From Samuel Davies
Petersburg Virginia feb. 16th 1791
May it please your Excellency
I am the Son of a Prophet, whose prediction with respect to yourself hath been remarkably verified—I am much, very much in want of an office of profit, to enable me to support an amiable wife & three children as decently as I would wish. The partiality of my Townsmen has bestowed on me the Office of an Alderman—this produces no income—the Executive house honord me with the appointment of Notary Public for this District—this brings about fifty Pounds annum and is not equal to my wishes—And I am the son of the Revd Mr Davies formerly of Hanover and one of the President of Princeton College, was bred to the Mercantile business, am Qualified to execute duties where a knowledge of accounts is necessary, but have never had a subficient stock to benefit therefrom so as to render me easy in my Circumstances; and I should be sincerely thankful for any appointment <illegible.> Mr Giles the Representative from this part of the State knows me, and if your Excellency would condescend to enquire of him my character, I trust my wishes would be gratified, and some Office bestowed, to continue during good behaviour, upon giving security for its faithful execution, which security I could readily obtain. I have the Honor to be Your Excellencys most obedient and very humble Servant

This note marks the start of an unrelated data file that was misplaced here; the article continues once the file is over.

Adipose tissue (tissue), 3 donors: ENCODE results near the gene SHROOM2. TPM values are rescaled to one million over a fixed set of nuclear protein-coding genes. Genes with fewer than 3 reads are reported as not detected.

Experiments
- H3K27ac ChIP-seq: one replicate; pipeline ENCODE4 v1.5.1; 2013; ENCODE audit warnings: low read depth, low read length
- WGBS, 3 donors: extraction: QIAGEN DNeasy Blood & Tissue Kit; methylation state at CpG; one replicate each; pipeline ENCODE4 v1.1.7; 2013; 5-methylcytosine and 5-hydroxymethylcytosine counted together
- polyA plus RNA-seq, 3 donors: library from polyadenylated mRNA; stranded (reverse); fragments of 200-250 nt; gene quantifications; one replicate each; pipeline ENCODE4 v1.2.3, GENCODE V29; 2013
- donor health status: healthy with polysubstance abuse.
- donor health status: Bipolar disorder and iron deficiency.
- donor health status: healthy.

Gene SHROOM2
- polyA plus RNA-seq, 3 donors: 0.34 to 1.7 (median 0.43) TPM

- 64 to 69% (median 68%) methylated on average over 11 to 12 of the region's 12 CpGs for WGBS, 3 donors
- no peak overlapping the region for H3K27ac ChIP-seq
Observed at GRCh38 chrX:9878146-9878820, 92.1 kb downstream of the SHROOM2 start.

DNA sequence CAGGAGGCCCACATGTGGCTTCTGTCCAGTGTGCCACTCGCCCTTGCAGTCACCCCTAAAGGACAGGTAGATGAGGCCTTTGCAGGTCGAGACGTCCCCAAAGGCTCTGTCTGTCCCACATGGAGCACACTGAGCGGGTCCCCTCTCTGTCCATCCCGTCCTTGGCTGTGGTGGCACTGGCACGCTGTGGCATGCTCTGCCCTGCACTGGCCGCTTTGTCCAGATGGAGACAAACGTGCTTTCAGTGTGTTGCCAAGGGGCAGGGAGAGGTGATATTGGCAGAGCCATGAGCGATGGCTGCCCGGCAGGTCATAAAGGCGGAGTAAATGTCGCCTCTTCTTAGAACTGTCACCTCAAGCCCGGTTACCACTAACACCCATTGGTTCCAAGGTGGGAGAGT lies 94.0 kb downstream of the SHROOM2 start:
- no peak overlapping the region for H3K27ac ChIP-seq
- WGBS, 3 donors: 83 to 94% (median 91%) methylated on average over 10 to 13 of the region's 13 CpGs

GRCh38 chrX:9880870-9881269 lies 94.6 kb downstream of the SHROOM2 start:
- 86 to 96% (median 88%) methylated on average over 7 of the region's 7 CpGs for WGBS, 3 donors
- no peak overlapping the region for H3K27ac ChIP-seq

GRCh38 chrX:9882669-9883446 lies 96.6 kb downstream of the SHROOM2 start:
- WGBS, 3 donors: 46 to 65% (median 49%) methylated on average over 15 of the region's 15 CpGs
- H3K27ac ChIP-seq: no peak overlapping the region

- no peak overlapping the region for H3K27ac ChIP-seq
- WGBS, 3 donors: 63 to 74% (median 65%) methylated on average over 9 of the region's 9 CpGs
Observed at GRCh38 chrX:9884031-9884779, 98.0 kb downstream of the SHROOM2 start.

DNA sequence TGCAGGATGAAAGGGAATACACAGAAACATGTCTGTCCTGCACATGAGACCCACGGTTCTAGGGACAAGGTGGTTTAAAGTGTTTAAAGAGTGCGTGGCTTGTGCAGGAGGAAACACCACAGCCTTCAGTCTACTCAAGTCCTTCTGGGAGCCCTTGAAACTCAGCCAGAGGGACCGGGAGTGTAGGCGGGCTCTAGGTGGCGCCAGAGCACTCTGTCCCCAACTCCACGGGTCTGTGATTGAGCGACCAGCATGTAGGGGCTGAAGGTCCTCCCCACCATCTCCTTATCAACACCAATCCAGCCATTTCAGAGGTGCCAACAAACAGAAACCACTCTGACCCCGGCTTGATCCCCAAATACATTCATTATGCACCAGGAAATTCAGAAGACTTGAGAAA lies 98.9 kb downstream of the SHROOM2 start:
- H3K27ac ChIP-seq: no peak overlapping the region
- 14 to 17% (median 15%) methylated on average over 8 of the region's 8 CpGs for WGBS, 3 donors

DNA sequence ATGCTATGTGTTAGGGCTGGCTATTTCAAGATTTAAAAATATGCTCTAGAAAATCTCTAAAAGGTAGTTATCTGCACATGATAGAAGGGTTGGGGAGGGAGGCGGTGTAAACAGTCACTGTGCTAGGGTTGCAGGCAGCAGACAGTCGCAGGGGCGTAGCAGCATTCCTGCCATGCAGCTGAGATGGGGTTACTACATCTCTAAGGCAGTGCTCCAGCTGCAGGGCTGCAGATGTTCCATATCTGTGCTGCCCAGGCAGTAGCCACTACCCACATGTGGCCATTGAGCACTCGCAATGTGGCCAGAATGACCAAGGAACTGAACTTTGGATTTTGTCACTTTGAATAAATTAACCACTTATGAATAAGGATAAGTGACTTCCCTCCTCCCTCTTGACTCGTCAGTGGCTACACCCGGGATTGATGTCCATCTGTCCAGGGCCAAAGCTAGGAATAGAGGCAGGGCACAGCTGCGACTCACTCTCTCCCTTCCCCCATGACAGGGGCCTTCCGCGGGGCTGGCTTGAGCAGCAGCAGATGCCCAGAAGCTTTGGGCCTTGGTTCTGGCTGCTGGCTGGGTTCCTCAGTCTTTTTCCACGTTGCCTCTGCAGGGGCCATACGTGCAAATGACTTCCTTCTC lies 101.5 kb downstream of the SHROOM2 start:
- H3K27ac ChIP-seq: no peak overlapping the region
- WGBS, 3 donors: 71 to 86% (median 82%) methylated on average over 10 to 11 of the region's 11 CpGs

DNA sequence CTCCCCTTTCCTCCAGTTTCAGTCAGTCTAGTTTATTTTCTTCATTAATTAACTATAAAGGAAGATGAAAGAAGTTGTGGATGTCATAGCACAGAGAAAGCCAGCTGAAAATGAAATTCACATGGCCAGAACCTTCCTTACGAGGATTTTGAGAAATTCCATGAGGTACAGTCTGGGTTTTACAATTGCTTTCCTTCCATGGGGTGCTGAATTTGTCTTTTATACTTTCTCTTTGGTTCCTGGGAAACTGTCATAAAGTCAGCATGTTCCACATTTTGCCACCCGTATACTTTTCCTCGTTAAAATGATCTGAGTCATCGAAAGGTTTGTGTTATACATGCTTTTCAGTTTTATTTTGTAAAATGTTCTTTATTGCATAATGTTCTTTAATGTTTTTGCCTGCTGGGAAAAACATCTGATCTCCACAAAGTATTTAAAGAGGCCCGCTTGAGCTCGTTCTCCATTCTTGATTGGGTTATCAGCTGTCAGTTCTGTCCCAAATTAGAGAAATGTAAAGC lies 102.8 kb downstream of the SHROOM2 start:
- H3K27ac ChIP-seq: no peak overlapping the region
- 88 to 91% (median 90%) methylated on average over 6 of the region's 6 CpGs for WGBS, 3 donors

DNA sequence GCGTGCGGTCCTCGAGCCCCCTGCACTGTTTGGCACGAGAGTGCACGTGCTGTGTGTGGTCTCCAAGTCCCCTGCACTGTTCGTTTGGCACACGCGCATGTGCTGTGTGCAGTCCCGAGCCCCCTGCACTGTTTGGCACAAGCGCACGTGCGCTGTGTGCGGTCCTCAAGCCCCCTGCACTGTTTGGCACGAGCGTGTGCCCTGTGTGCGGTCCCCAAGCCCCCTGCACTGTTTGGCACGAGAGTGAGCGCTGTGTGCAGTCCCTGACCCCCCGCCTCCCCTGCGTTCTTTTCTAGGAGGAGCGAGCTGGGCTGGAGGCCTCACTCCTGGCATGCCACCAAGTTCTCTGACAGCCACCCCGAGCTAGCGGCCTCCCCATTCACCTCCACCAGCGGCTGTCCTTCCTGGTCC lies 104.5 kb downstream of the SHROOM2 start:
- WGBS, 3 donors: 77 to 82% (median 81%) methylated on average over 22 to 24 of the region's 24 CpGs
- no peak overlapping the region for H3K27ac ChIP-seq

Samuel Davies (b. 1750), the second son of the Rev. Samuel Davies, a Presbyterian minister in Hanover County, Va., and later president of the College of New Jersey, was born in Hanover County (Pilcher, Samuel Davies, description begins George W. Pilcher. Samuel Davies: Apostle of Dissent in Colonial Virginia. Knoxville, Tenn., 1971. description ends 39). His elder brother, William Davies, who had served as an officer in the Continental army and was subsequently agent of Virginia for settling claims with the United States, was probably well-known to GW. The younger Samuel Davies received no appointment from GW.